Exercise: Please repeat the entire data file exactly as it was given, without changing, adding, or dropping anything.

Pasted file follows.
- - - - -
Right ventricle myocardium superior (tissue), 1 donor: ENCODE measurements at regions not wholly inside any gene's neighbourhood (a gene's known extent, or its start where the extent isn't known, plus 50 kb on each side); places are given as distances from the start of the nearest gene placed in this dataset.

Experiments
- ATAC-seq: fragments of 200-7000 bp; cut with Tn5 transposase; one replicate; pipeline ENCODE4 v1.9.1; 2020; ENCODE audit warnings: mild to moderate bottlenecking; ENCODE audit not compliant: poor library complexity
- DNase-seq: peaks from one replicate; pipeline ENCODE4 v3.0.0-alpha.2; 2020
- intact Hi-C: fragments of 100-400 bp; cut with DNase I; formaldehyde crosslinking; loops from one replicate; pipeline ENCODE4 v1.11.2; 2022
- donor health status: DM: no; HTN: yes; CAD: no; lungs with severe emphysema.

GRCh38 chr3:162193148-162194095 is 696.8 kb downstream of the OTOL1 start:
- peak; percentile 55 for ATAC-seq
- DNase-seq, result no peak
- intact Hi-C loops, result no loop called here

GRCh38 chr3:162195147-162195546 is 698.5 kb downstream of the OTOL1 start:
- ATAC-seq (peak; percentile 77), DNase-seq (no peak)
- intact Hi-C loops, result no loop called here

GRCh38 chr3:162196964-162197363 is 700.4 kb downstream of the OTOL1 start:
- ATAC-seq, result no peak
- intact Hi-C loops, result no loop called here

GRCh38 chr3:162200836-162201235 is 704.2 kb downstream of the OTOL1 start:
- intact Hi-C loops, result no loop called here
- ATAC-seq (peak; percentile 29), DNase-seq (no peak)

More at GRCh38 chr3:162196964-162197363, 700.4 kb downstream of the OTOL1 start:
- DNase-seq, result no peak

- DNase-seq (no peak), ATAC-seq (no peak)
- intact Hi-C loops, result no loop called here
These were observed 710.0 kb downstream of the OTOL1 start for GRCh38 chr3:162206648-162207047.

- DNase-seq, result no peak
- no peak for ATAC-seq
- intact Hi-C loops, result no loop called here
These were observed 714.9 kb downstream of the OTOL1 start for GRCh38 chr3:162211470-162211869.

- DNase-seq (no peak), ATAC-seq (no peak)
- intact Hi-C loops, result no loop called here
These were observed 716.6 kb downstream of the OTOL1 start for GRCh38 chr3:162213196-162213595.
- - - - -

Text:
Right ventricle myocardium superior (tissue), 1 donor: ENCODE measurements at regions not wholly inside any gene's neighbourhood (a gene's known extent, or its start where the extent isn't known, plus 50 kb on each side); places are given as distances from the start of the nearest gene placed in this dataset.

Experiments
- ATAC-seq: fragments of 200-7000 bp; cut with Tn5 transposase; one replicate; pipeline ENCODE4 v1.9.1; 2020; ENCODE audit warnings: mild to moderate bottlenecking; ENCODE audit not compliant: poor library complexity
- DNase-seq: peaks from one replicate; pipeline ENCODE4 v3.0.0-alpha.2; 2020
- intact Hi-C: fragments of 100-400 bp; cut with DNase I; formaldehyde crosslinking; loops from one replicate; pipeline ENCODE4 v1.11.2; 2022
- donor health status: DM: no; HTN: yes; CAD: no; lungs with severe emphysema.

GRCh38 chr3:162193148-162194095 is 696.8 kb downstream of the OTOL1 start:
- peak; percentile 55 for ATAC-seq
- DNase-seq, result no peak
- intact Hi-C loops, result no loop called here

GRCh38 chr3:162195147-162195546 is 698.5 kb downstream of the OTOL1 start:
- ATAC-seq (peak; percentile 77), DNase-seq (no peak)
- intact Hi-C loops, result no loop called here

GRCh38 chr3:162196964-162197363 is 700.4 kb downstream of the OTOL1 start:
- ATAC-seq, result no peak
- intact Hi-C loops, result no loop called here

GRCh38 chr3:162200836-162201235 is 704.2 kb downstream of the OTOL1 start:
- intact Hi-C loops, result no loop called here
- ATAC-seq (peak; percentile 29), DNase-seq (no peak)

More at GRCh38 chr3:162196964-162197363, 700.4 kb downstream of the OTOL1 start:
- DNase-seq, result no peak

- DNase-seq (no peak), ATAC-seq (no peak)
- intact Hi-C loops, result no loop called here
These were observed 710.0 kb downstream of the OTOL1 start for GRCh38 chr3:162206648-162207047.

- DNase-seq, result no peak
- no peak for ATAC-seq
- intact Hi-C loops, result no loop called here
These were observed 714.9 kb downstream of the OTOL1 start for GRCh38 chr3:162211470-162211869.

- DNase-seq (no peak), ATAC-seq (no peak)
- intact Hi-C loops, result no loop called here
These were observed 716.6 kb downstream of the OTOL1 start for GRCh38 chr3:162213196-162213595.